Martijn van Mensvoort -  Hand Research
 


JANUARI 10, 2008

Handy predictions Finger out your health
With a new scientific study claiming that having a ring finger longer than an index finger doubles the risk of osteoarthritis in the knees, Life@work helps you tell your well-being through your hands

Author: Kasmin Fernandes - www.Mid-Day.com

"Its not just the lines on your hand,but the shape and texture of your palms and your fingers, that predicts your stress level, vitality and well-being, says Manju Maitra, who has been practising palmistry for the last five decades.

So, while a pink palm indicates a healthy and well-adjusted person, a red-handed person probably has too much energy and gets angry easily. On the other hand, a white palm is a symbol for general ill-health and weakness. According to palmistry, people with smooth hands rarely lose their temper, and those who have lines deeply etched on their palms tend to be worrisome, high strung and emotional.
Finger Length & Arthritis




What your finger length ratio says about you

Type 1: If your ring finger is shorter than your index finger, you are at risk of heart disease in early adulthood and of depression, especially if you are male. You have superior reading and writing skills.

Type 2: If your ring finger is the same length as the index finger, you are more attuned to your feminine side, possess soft skills, generally calm, but active and forceful at the same time.

Type 3: If your ring finger is longer than the index finger, you are at higher risk of early menopause, if you are a woman; good at math and science; aggressive, athletic, but ... you have weak legs!

Hands are linked to vital organs: Reflexology

Hands have points within them that directly correspond to various areas in the body. Reflexologists use a map of the hand to locate the areas that need to be worked on. So, if a patient complains of a headache, the reflexologist will use massage techniques, like a finger roll, or steady pressure on the fingers to relieve the pain.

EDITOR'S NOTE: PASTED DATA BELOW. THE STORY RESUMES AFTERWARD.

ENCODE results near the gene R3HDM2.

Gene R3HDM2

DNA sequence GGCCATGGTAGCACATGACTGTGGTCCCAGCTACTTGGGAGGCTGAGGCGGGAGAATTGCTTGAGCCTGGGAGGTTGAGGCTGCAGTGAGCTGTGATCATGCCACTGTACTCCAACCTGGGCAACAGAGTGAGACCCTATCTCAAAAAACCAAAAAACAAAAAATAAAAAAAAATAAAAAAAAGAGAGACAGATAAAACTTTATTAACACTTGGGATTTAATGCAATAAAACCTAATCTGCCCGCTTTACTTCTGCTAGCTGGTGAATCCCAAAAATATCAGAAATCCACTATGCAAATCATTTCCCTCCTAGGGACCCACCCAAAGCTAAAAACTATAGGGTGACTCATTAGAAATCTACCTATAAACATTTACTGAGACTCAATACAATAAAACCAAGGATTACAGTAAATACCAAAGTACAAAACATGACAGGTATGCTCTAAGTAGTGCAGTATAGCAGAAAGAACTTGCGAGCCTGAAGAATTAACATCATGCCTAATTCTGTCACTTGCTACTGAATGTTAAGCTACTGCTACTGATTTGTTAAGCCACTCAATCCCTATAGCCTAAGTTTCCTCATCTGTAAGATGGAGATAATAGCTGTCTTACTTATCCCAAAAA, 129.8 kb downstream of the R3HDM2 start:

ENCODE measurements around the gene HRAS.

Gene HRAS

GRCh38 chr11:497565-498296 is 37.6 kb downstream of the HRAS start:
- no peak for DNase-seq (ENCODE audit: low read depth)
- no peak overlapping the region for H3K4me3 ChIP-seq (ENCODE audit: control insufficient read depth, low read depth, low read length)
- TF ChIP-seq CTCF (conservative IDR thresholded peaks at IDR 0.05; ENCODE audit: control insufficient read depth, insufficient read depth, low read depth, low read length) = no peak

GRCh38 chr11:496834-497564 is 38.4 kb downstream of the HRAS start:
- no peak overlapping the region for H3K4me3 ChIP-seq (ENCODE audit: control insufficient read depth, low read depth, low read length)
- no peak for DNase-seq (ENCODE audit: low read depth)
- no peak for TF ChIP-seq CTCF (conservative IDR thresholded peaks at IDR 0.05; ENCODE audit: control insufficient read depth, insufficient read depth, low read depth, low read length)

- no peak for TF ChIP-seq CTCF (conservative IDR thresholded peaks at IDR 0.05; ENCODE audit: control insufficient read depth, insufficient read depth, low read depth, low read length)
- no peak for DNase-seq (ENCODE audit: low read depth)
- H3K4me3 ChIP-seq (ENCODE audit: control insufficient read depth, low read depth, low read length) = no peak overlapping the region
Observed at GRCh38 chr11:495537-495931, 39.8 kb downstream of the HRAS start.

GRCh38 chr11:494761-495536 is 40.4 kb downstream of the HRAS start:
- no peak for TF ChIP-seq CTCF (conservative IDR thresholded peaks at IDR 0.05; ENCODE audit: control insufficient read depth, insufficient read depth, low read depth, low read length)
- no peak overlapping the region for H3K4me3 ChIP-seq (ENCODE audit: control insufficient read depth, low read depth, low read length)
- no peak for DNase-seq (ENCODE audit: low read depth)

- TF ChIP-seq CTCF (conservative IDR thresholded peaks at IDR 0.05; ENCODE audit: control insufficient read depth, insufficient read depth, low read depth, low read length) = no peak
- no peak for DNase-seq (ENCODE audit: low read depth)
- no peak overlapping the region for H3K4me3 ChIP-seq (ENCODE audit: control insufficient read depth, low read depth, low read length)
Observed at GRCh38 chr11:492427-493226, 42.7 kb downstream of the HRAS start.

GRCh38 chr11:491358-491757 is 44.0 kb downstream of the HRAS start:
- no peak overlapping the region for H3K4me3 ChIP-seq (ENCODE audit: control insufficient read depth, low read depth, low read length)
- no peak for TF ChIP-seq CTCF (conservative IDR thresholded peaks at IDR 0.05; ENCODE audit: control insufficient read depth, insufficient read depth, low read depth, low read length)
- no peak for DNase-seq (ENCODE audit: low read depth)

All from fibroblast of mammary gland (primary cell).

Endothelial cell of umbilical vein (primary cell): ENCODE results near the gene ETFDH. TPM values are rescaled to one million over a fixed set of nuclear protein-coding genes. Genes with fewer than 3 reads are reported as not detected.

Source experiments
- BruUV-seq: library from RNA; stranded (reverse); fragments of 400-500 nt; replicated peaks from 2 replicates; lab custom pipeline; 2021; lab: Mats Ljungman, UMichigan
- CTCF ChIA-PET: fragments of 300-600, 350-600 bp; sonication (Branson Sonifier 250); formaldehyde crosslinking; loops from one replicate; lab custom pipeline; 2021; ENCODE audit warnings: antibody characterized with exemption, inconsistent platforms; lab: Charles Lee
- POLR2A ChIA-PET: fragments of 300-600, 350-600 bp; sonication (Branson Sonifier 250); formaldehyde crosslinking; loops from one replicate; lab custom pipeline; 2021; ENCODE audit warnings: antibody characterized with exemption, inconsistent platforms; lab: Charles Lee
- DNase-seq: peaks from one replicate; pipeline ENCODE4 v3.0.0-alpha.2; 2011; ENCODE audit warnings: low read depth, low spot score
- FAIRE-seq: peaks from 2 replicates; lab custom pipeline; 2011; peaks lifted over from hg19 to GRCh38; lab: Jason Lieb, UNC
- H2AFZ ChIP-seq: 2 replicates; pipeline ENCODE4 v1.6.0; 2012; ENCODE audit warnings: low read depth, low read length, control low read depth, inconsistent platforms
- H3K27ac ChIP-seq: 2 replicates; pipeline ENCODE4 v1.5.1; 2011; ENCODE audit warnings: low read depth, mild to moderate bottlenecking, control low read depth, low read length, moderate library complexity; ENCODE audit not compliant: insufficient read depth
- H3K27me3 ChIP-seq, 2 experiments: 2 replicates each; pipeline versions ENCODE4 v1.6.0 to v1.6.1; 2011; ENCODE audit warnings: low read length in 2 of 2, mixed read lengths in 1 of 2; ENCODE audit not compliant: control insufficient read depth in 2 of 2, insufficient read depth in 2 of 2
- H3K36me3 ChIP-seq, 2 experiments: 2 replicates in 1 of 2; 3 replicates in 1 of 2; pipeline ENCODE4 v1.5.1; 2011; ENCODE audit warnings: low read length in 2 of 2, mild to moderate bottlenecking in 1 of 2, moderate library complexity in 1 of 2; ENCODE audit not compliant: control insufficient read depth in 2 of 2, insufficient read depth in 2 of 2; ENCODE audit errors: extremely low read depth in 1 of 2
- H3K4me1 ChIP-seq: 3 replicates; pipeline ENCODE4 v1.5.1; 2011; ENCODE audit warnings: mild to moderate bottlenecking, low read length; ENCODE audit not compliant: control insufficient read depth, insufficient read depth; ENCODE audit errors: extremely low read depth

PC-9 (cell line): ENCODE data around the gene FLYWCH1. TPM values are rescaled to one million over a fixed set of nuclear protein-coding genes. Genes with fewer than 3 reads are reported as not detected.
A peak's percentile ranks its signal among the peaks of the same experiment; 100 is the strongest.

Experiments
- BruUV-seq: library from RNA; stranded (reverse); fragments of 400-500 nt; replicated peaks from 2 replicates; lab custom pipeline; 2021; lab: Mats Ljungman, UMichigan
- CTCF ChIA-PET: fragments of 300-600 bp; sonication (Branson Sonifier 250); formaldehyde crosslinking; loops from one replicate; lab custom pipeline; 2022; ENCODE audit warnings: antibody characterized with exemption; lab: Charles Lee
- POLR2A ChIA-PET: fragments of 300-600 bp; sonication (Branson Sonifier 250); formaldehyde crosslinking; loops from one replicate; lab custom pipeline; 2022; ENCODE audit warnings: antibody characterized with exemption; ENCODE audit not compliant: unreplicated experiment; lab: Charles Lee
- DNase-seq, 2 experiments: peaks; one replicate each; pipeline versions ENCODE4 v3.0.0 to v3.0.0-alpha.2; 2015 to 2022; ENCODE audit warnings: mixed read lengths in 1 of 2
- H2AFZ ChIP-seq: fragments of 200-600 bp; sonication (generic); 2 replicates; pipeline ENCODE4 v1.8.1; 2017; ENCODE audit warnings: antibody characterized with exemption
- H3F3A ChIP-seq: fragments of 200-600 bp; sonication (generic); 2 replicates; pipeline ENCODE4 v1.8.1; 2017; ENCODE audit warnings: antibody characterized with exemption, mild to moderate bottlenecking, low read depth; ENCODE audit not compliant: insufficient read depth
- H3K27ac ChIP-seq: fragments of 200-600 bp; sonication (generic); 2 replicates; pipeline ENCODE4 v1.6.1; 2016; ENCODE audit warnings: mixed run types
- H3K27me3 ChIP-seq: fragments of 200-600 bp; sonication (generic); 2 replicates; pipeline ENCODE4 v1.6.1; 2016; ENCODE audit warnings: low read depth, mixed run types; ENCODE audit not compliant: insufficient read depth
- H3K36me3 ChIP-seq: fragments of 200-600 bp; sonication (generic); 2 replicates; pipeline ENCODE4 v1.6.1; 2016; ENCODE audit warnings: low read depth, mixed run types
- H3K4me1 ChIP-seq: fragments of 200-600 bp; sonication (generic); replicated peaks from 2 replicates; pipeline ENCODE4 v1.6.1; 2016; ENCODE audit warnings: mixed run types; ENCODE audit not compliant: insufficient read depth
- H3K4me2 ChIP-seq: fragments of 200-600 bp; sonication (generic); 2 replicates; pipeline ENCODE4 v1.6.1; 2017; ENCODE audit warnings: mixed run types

Read more about the Osteoarthritis Research Program at WebMD.com:

Osteoarthritis Risk: Handy Finding - by: Miranda Hitti

Jan. 3, 2008 -- Is your ring finger longer than your index finger? That may show a risk for knee osteoarthritis, especially in women, a British study shows.

Osteoarthritis is the most common type of arthritis. In osteoarthritis, the protective cartilage that cushions the ends of bones within joints gradually wears away. It can affect almost any joint in the body but commonly involves the weight-bearing joints: the knees, hips, and spine.

Osteoarthritis becomes more common with age and extra weight. Finger length may also be a risk factor, according to the new British study.


Finger Length & Arthritis
It's not about whether your fingers are long or short. Instead, it's about the ratio between the length of your index finger (the second finger, counting from the thumb) and your ring finger (the fourth finger).





A Handful of Osteoarthritis Risk

The British study included more than 2,000 people with severe knee and/or hip osteoarthritis and more than 1,100 people without knee or hip osteoarthritis. The researchers, based at England's University of Nottingham, eyeballed the length of participants' ring and index fingers, following up with hand X-rays for precise measurements.

The key finding: People whose index finger was shorter than their ring finger were about twice as likely to have knee osteoarthritis, compared with other participants.

That pattern was stronger for women than for men. Among women, those with an index finger shorter than their ring finger were three times more likely to have knee osteoarthritis. The finding may also be true for hip osteoarthritis, but because most participants with hip arthritis also had knee osteoarthritis, it was hard for the researchers to confirm that. Other osteoarthritis risk factors -- including age, sex, BMI (body mass index, which relates height to weight), previous joint injuries, and physical activity -- didn't explain the results.

Rheumatology professor Michael Doherty, MD, and colleagues aren't sure how to explain their findings. They note that men are more likely than women to have index fingers that are shorter than ring fingers, so hormonal factors may be involved, but that's not certain.

The study appears in January's edition of Arthritis & Rheumatism.

And you can read more about the scientific details of this Osteoarthritis Research Program at ScieneDaily.com:

Osteoarthritis Risk Linked To Finger Length Ratio







DIGIT RATIO NEWS | 2D : 4D NEWS | FINGER RATIO NEWS





Related sources:
Talk to the Hand
Palmtherapy relieving Anxiety before Cardiac Catheterization in Heart Patients
Double Digits
Giving Science the Finger
Finger Length could predict Arthritis


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